South African specialists have accused seven men of 32 counts of assault after a mass attack at a neglected mine close to Johannesburg.
A gathering of eight ladies were gone after while shooting a music video at the mine close to the town of Krugersdorp last month.
Authorities say they are unlawful excavators who search for gold in neglected shafts.
The men were among in excess of 60 suspects who showed up in court on migration and guns charges.
All are accepted to be unlawful transients to South Africa. Notwithstanding, they are currently expected to be attempted independently due to the seriousness of their offenses.
BBC Africa Live: Updates from the mainland
The South Africans driving outsiders away
The suspects were recognized by the ladies during a police line-up after the assaults.
However, officials say the quantity of individuals charged could ascend as DNA tests are finished up, as a large number of the men included were wearing balaclavas when they went after the team which covered their personalities.
One of the casualties told the BBC the ladies were looking for “equity for every one of the young ladies that went through this… for the endless number of ladies who’ve been assaulted in this country”.
Outside the court, dissidents from common society gatherings and a few ideological groups accumulated to request that the men are denied bail.
The attacks ignited shock in South Africa and has seen a urge specialists to accomplish other things to handle a spate of savagery against ladies.
The nation has one of the world’s most noteworthy pace of assaults and rapes, yet the conviction rate stays low.
The association between the attacks and relocation has seen furious hordes looking to find unfamiliar diggers and light their homes in reprisal.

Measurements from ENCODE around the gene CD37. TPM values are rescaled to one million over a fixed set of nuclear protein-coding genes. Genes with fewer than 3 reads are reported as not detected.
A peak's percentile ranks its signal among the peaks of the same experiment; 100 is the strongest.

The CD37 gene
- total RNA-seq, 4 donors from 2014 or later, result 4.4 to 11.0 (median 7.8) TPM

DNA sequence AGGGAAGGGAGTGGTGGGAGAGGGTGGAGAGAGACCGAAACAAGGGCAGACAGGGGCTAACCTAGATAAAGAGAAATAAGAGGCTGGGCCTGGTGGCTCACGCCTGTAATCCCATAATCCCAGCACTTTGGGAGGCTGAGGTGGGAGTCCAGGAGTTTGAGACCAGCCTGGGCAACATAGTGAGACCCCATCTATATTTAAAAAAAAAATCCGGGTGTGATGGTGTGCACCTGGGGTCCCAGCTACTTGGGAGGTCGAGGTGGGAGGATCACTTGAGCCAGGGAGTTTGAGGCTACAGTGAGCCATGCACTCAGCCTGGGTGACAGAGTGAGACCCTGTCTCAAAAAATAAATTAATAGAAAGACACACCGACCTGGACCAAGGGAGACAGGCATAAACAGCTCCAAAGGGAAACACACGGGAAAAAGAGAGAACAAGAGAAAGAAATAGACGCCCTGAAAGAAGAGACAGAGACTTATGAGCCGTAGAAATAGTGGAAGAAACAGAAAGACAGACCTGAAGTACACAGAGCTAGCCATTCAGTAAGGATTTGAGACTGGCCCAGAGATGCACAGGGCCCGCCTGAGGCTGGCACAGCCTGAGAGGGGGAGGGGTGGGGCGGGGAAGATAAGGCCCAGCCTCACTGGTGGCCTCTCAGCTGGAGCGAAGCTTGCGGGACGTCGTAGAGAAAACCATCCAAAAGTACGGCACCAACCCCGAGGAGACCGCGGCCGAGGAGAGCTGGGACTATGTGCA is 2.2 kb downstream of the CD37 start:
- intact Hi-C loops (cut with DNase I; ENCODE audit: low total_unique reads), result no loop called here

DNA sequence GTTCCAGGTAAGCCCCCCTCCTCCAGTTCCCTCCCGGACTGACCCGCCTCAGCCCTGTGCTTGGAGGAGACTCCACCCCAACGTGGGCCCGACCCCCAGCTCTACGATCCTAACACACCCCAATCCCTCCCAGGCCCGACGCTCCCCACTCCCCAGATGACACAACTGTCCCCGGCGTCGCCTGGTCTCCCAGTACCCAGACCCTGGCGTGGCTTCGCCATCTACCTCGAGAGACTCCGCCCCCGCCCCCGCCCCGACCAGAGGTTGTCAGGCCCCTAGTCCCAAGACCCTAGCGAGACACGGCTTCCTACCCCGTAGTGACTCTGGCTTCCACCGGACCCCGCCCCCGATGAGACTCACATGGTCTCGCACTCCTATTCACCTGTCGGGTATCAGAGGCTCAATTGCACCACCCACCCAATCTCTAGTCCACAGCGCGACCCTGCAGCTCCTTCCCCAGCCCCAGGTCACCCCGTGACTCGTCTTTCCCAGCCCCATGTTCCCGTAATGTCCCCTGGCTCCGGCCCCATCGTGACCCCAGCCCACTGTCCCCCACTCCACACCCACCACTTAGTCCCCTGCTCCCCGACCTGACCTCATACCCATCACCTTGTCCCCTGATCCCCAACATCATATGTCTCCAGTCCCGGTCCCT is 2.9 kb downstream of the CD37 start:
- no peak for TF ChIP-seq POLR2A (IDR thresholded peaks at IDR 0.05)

Recently, three of the assault survivors told the BBC of their experience, which left them damaged and in dread for their lives.
President Cyril Ramaphosa had pursued for help in dealing with the aggressors during a public location recently.
“These terrible demonstrations of fierceness are an attack against the right of ladies and young ladies to live and work in opportunity and wellbeing,” Mr Ramaphosa told South Africans.
“We call upon networks to work with the police to guarantee that these hoodlums are caught and indicted.”
South Africa’s Minister for Women Maite Nkoana-Mashabane said the assaults had led to a “snapshot of emergency” and encouraged the nation to “safeguard the popularity based gains” that ladies have accomplished.
Quite a while back Mr Ramaphosa pronounced orientation based brutality a public emergency, and considering the new assault, activists need a highly sensitive situation proclaimed so that assault and orientation based violations are focused on for quick indictment.
A call for attackers to be synthetically emasculated was made at the overseeing African National Congress’ strategy meeting in light of the most recent assault.